Already a Bloomberg.com user?
Sign in with the same account.
Exxon Mobil Corp
PetroChina Co. (857)’s first-quarter profit rose unexpectedly after it ramped up oil and gas production, while China Petroleum & Chemical Corp. (600028)’s earnings slumped on losses from selling fuels at state-controlled prices.
Net income rose 5.8 percent from a year earlier to 39.2 billion yuan ($6.2 billion), PetroChina reported yesterday, beating the 34.8 billion yuan mean estimate in a Bloomberg survey. Profit at Sinopec, as China Petroleum is known, slumped 35 percent, almost triple the pace forecast by analysts.
PetroChina rose the most in more than three months in Hong Kong trading after earnings outperformed global rivals Exxon Mobil Corp. (XOM) and Royal Dutch Shell Plc. (RDSA) State-owned PetroChina and Sinopec are buying energy assets abroad to diversify from refining and are pressing the government to deliver on its pledge to relax controls on gasoline and diesel prices.
“Both Chinese companies are living at the mercy of China’s fuel-prices reforms,” said Anna Yu, an analyst at ICBC International Research Ltd. in Hong Kong. “While PetroChina hedged the risks better because of its strong presence in oil and gas production, Sinopec (386) is in a position to deliver as long as China reforms its pricing mechanism.”
PetroChina rose 3 percent to HK$11.64 at the close in Hong Kong, the most since Jan. 17, outpacing Sinopec’s 0.1 percent gain and the 0.3 percent decline in the benchmark Hang Seng index. (HSI) Rival Cnooc Ltd. (883) fell 0.1 percent to HK$16.28.
China, which controls fuel prices to curb inflation, raised them by as much as 11 percent in the first quarter, while Brent oil rose 12 percent from a year earlier to $118.45 a barrel in the period. Last year, the government raised prices as much as 7.1 percent while crude gained 13 percent.
Overseas fields contributed to higher output at PetroChina, which plans to spend $60 billion to boost the share of global assets this decade. Sinopec has bid for $9.3 billion in overseas energy assets in the past year.
Chinese companies have acquired more than $94 billion of overseas energy assets since January 2009 to secure supplies to fuel expansion in the fastest-growing major economy. State- controlled Cnooc is among companies buying energy assets abroad and developing shale-gas resources at home.
Sinopec’s profit fell to 13.4 billion yuan in the three months ended March 31, from 20.6 billion yuan, Asia’s biggest refiner said yesterday, missing the 18.1 billion-yuan mean estimate in the Bloomberg survey.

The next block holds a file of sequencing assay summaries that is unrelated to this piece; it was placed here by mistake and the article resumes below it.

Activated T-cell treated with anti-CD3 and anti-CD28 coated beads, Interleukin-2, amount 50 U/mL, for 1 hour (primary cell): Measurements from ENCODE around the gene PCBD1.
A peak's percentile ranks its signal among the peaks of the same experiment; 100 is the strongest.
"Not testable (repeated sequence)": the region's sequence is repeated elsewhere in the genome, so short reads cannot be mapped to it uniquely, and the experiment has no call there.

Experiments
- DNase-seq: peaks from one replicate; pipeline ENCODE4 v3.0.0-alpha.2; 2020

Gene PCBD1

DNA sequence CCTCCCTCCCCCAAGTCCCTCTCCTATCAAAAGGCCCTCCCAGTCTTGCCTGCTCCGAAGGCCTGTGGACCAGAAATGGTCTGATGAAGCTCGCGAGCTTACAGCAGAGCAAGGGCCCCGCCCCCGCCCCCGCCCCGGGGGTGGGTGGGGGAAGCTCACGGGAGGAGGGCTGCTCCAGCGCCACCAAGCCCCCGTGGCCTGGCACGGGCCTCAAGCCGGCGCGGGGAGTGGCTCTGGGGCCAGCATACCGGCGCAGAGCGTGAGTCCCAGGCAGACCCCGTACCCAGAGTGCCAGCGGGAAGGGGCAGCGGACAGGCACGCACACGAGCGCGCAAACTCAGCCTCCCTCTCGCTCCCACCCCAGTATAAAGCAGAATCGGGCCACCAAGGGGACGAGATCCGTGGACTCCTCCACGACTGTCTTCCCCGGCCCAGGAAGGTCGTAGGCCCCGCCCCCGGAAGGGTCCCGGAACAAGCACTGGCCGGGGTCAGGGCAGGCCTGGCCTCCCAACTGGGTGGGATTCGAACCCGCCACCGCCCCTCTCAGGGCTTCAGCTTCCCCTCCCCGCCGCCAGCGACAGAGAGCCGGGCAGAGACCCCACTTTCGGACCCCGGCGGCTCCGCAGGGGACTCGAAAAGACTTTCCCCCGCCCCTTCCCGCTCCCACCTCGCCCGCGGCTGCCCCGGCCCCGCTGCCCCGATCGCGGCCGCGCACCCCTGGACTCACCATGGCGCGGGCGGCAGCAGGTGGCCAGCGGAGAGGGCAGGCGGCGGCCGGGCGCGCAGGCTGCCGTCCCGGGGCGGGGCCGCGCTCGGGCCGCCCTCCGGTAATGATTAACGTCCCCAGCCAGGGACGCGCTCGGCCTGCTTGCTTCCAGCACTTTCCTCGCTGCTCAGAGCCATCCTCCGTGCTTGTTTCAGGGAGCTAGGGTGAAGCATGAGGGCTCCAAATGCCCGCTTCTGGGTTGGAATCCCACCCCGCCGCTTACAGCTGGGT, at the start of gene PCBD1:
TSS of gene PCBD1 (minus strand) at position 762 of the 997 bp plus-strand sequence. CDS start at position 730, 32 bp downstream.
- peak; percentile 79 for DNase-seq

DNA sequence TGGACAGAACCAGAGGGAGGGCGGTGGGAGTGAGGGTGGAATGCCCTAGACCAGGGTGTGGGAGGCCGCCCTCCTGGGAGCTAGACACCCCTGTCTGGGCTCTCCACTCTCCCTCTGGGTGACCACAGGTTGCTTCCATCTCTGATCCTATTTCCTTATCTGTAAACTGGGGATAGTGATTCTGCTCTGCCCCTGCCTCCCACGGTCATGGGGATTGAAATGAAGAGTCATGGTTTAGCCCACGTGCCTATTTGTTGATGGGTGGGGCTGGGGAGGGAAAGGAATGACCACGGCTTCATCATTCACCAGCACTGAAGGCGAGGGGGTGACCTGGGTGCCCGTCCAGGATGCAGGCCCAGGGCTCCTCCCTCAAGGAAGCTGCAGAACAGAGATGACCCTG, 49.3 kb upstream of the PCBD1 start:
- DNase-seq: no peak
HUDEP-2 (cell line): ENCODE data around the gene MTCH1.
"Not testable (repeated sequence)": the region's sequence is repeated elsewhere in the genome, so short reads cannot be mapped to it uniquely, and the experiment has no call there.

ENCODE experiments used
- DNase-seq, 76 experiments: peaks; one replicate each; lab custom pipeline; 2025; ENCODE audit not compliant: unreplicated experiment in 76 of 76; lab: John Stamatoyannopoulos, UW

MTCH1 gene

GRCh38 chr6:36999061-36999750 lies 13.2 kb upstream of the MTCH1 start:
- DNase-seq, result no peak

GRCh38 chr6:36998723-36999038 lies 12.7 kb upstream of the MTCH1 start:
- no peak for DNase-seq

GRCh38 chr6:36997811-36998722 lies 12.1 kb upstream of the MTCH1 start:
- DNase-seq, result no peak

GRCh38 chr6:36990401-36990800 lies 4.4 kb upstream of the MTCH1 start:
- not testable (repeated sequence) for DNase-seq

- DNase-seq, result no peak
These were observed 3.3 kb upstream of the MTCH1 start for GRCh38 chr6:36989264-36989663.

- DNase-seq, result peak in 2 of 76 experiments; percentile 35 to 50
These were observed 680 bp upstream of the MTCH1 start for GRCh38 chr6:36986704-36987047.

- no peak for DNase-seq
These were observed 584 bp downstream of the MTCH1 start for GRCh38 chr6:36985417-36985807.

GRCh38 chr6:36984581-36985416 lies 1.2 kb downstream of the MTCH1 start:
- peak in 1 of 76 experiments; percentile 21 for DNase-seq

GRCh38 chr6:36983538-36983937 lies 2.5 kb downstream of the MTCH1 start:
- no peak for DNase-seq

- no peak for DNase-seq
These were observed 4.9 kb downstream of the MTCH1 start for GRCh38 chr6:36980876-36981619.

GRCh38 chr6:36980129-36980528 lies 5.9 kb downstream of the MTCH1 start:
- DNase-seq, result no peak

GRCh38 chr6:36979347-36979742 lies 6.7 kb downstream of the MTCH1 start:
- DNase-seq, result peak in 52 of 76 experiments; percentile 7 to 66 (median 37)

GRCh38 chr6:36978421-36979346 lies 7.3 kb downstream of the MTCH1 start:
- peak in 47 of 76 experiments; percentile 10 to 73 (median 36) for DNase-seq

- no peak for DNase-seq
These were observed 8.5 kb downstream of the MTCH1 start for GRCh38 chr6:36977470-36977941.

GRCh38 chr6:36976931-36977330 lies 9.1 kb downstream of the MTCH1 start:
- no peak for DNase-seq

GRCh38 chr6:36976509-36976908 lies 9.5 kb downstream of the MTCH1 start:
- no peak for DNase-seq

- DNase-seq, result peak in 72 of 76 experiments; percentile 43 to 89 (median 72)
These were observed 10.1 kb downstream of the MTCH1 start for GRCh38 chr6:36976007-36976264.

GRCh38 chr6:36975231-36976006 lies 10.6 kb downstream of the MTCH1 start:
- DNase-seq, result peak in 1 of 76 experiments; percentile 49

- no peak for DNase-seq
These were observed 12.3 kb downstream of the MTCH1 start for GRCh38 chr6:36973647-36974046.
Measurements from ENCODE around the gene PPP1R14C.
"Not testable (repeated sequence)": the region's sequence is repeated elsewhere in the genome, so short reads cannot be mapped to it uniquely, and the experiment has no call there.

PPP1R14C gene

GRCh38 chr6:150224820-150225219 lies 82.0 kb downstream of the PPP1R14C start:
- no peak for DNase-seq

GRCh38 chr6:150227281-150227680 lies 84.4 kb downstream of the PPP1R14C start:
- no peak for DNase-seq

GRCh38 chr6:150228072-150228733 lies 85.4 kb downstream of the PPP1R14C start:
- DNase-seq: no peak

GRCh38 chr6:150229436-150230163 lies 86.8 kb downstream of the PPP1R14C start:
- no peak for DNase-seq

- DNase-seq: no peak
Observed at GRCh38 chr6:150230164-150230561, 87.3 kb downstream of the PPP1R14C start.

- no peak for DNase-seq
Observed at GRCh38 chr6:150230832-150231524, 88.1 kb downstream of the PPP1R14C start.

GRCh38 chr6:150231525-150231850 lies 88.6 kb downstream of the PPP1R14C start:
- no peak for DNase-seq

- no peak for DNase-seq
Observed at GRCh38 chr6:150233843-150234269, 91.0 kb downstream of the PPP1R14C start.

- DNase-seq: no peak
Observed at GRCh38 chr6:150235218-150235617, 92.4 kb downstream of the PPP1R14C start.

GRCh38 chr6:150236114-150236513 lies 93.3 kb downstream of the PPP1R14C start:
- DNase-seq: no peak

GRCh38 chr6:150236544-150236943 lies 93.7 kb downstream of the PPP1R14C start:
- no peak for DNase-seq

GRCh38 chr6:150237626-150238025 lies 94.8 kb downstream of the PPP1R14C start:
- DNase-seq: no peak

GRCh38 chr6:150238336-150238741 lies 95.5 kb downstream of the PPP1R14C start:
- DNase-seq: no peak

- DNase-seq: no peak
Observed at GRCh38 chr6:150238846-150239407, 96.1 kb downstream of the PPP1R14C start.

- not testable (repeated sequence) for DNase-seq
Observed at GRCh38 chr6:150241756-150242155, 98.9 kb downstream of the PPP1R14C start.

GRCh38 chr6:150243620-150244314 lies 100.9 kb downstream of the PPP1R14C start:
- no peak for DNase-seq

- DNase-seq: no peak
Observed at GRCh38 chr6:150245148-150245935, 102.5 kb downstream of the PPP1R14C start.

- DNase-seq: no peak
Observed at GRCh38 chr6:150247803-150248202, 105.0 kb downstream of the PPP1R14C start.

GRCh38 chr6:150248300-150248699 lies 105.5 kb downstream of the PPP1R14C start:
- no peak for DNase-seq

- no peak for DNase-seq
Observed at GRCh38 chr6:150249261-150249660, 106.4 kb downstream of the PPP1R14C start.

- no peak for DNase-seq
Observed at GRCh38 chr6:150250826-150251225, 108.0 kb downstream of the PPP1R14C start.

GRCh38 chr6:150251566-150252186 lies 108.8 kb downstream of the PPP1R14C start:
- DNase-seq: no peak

The company’s refining loss surged 16-fold to 9.2 billion yuan from 576 million yuan a year earlier. Sinopec processed 55.4 million tons (393.4 million barrels) of crude, an increase of 2.1 percent.
Sinopec attributed the “significant operating loss” from refining to higher oil prices, government controls and the need to increase processing to ensure sufficient fuel supplies. “The company’s oil refining facilities are currently operating at full capacity,” Sinopec said in its earnings statement.
PetroChina lost money in the refining business and in the sale of imported natural gas, areas where prices are capped by the Chinese government.
PetroChina’s operating loss from refining widened to 10.4 billion yuan from 6.1 billion yuan a year earlier. The company processed 257.1 million barrels of crude oil in the first quarter, up 2.8 percent from a year earlier.
The first quarter marks “a solid bottom for both companies in terms of refining losses,” said Simon Powell, the Hong Kong- based head of Asian Oil and Gas Research at CLSA Ltd. “The second quarter and half can only report better numbers as higher fuel prices kick in and international oil prices have no momentum to keep moving up.”
China’s oil-product prices are adjusted when crude costs change more than 4 percent over 22 working days. The pricing cycle may be shortened to 10 days to let fuel prices better reflect crude price changes, the National Development and Reform Commission, China’s top planner, said in February.
“If China’s pricing reforms indeed happen this year, Sinopec will be the biggest beneficiary because of its scale of economy and the higher efficiency,” CLSA’s Powell said.
PetroChina’s oil and gas output climbed 6.1 percent to 345.5 million barrels of oil equivalent in the first quarter. Crude oil output reached 227 million barrels, up 3.6 percent, and the average realized price rose 14.8 percent to $105.48 a barrel.
Gas production rose 11.2 percent to 710.9 billion cubic feet, with the average realized price climbing 9.9 percent to $4.87 per thousand cubic feet.
Overseas production rose 17.1 percent to 31.2 million barrels of oil equivalent in the first quarter, the company said.
PetroChina still has “huge” potential to expand its oil output, Chairman Jiang Jiemin said in a group interview in Hong Kong last month. Overseas oil and gas output will count for 50 percent of PetroChina’s production before 2020, he said.
Production of oil and gas abroad reached 120.8 million barrels last year, less than a 10th of the total of 1.3 billion barrels, or 3.5 million barrels a day.
To contact the reporter on this story: Aibing Guo in Hong Kong at email@example.com
To contact the editor responsible for this story: Amit Prakash at firstname.lastname@example.org